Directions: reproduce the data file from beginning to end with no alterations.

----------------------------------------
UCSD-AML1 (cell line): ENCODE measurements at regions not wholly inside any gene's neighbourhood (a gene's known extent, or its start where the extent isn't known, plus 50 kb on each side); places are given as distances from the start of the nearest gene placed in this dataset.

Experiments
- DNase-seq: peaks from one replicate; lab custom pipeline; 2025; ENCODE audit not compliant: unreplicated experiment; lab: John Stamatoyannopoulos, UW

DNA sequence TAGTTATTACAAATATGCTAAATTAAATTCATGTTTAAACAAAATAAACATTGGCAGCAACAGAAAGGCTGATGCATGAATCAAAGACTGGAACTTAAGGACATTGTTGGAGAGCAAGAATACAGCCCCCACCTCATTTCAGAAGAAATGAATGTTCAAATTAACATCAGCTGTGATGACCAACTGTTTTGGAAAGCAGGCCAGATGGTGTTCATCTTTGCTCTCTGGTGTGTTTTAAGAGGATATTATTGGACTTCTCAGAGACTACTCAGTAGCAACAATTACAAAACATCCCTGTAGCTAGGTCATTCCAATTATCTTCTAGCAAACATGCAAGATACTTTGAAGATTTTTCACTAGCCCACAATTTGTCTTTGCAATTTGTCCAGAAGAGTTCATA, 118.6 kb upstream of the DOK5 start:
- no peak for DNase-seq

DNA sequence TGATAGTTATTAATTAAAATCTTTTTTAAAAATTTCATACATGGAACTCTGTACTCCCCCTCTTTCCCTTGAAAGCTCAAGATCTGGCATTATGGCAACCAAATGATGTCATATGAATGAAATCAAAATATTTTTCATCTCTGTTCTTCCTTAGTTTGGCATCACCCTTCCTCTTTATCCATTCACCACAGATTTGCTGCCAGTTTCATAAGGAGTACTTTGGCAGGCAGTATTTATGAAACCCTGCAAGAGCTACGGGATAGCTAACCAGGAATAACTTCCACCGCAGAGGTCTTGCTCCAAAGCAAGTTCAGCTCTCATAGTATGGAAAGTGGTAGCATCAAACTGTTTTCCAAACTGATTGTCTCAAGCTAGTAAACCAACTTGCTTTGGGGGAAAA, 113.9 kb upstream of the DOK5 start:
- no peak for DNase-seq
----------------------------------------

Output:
UCSD-AML1 (cell line): ENCODE measurements at regions not wholly inside any gene's neighbourhood (a gene's known extent, or its start where the extent isn't known, plus 50 kb on each side); places are given as distances from the start of the nearest gene placed in this dataset.

Experiments
- DNase-seq: peaks from one replicate; lab custom pipeline; 2025; ENCODE audit not compliant: unreplicated experiment; lab: John Stamatoyannopoulos, UW

DNA sequence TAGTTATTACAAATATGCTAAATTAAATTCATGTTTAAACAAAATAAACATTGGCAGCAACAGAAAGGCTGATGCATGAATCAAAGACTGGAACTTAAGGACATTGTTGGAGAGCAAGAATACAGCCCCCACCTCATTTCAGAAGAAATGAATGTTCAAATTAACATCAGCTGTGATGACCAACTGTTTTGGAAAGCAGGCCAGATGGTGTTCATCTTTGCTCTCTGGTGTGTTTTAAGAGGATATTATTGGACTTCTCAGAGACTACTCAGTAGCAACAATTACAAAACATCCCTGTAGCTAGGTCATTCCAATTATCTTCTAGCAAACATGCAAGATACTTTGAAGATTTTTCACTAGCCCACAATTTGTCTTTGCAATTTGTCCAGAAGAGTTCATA, 118.6 kb upstream of the DOK5 start:
- no peak for DNase-seq

DNA sequence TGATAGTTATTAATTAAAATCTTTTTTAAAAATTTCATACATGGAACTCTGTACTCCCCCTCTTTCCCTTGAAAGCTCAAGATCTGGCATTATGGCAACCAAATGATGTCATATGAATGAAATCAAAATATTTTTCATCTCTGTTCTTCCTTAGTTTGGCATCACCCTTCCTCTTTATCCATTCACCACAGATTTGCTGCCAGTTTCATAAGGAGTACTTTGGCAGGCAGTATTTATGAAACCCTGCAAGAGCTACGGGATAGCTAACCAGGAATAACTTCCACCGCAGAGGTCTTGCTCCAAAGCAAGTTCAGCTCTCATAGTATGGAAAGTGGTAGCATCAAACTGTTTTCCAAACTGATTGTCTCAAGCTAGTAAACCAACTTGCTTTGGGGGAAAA, 113.9 kb upstream of the DOK5 start:
- no peak for DNase-seq